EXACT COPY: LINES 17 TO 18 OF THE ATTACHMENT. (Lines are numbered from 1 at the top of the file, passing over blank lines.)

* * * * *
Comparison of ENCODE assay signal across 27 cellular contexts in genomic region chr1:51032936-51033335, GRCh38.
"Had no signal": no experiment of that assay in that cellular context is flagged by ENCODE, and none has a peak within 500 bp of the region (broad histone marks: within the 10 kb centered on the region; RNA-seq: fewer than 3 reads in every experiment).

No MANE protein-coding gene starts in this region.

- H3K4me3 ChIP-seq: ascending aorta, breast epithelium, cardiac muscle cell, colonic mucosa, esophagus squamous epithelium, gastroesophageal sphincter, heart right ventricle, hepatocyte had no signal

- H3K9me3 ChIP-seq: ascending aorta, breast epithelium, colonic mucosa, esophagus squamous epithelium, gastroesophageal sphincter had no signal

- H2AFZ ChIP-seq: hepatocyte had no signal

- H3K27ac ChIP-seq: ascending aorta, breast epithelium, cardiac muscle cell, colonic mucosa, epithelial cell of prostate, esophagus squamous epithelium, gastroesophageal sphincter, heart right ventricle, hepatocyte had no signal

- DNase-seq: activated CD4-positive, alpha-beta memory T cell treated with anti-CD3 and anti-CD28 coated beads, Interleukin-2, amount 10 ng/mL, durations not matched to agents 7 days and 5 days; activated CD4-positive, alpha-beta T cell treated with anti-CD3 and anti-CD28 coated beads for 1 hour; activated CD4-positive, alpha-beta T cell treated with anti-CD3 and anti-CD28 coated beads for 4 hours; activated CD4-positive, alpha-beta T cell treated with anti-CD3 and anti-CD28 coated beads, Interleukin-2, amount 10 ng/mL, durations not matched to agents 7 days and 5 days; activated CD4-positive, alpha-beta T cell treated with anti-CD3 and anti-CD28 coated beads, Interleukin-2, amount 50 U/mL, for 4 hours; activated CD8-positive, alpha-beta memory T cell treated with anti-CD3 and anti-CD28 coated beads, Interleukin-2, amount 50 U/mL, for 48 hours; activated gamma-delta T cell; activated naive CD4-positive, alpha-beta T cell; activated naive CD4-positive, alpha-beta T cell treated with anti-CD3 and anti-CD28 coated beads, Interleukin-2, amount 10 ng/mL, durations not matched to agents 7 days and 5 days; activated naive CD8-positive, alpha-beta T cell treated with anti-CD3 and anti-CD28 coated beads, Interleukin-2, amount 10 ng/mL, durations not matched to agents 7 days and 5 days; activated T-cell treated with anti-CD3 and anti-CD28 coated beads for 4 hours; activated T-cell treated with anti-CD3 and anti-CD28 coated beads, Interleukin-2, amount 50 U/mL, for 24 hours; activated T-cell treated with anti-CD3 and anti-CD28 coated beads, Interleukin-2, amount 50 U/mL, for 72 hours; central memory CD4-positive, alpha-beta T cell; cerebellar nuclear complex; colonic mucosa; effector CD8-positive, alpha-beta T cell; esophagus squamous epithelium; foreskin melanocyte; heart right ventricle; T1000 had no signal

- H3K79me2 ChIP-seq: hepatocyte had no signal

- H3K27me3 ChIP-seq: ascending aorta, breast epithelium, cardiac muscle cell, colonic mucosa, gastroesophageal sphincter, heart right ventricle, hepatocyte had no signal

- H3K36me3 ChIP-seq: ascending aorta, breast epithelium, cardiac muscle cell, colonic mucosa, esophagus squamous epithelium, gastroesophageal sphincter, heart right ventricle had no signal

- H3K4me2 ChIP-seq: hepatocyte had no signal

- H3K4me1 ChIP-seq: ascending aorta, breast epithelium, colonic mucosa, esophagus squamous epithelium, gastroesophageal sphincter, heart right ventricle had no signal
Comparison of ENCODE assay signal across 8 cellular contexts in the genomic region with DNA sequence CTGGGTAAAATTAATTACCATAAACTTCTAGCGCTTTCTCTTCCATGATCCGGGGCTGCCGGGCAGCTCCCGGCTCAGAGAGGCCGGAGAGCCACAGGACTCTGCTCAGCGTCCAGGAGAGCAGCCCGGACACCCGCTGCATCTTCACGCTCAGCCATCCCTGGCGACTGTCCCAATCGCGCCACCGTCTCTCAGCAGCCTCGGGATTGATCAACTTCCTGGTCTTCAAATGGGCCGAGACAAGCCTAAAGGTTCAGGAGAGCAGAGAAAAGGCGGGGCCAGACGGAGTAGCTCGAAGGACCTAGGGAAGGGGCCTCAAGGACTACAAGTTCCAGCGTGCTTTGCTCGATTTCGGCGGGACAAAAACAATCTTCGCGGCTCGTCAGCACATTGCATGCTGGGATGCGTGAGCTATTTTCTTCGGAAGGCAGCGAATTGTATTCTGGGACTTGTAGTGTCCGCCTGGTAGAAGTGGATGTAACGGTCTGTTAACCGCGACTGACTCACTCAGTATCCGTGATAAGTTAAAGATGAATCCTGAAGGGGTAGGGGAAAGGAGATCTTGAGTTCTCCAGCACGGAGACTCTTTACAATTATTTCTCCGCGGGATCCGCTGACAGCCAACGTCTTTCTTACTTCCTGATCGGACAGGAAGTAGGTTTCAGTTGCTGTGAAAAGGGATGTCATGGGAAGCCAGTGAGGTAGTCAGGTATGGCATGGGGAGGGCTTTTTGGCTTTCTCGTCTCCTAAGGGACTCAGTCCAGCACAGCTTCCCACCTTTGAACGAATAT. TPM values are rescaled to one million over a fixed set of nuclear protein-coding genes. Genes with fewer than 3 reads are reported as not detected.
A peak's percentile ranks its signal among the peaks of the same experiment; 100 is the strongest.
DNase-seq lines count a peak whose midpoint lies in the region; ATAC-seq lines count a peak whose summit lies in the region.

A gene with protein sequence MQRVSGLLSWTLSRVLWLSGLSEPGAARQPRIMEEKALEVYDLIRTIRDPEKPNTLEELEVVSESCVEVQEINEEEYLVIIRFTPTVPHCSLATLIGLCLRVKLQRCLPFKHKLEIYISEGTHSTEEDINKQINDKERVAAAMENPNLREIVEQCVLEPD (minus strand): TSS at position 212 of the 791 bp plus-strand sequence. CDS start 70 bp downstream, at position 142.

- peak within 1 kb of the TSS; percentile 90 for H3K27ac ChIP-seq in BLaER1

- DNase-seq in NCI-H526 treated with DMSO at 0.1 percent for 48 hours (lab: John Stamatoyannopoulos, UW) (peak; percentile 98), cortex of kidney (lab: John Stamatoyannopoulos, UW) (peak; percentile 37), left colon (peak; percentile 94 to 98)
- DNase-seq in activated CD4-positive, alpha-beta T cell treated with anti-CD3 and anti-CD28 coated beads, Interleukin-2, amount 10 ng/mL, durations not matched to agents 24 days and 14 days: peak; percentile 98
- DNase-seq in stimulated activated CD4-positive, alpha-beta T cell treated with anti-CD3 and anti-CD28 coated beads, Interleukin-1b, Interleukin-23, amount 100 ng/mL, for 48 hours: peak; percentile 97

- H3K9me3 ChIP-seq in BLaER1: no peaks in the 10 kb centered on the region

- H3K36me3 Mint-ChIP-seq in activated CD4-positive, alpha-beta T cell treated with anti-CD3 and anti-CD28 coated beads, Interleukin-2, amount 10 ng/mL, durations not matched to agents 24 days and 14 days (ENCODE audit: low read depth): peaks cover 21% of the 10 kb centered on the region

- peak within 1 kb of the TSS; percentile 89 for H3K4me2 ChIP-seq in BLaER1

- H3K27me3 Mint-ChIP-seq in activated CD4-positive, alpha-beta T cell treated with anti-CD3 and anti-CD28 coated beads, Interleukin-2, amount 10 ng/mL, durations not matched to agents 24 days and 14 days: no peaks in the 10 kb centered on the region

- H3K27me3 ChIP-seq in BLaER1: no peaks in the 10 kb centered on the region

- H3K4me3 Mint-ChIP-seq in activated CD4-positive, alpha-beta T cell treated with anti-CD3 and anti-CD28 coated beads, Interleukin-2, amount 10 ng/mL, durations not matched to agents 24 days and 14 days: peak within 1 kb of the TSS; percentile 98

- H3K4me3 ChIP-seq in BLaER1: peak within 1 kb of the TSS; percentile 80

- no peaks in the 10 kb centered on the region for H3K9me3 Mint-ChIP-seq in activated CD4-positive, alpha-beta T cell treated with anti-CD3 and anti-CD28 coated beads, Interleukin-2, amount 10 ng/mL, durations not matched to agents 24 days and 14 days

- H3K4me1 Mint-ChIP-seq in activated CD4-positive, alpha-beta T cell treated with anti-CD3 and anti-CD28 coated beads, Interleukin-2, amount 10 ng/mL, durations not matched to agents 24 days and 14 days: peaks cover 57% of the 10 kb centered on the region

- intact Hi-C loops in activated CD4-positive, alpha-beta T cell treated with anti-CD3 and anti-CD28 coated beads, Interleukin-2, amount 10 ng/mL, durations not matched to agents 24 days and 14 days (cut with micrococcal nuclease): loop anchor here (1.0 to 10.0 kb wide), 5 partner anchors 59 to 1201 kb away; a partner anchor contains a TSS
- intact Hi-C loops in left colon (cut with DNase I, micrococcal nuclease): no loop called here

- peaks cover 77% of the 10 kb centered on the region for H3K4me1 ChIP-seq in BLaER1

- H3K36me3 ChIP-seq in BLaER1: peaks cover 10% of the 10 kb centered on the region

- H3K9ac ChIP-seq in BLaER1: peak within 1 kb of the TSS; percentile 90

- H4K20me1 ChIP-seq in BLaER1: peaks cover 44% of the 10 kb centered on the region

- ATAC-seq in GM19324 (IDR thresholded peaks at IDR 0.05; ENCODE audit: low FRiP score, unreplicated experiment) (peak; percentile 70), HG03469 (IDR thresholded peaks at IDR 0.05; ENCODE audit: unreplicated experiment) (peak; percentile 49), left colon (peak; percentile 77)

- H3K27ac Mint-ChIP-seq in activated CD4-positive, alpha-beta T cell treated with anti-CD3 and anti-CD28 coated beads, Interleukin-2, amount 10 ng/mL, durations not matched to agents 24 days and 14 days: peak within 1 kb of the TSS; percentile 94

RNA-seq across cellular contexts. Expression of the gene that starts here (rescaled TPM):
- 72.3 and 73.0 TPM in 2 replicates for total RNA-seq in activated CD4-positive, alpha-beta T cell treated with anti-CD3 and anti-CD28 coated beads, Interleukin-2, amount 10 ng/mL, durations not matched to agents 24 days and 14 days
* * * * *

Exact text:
A gene with protein sequence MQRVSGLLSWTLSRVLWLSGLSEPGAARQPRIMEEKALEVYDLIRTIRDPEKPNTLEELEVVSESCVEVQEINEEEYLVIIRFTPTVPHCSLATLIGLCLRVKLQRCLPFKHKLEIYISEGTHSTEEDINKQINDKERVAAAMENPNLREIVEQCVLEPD (minus strand): TSS at position 212 of the 791 bp plus-strand sequence. CDS start 70 bp downstream, at position 142.

- peak within 1 kb of the TSS; percentile 90 for H3K27ac ChIP-seq in BLaER1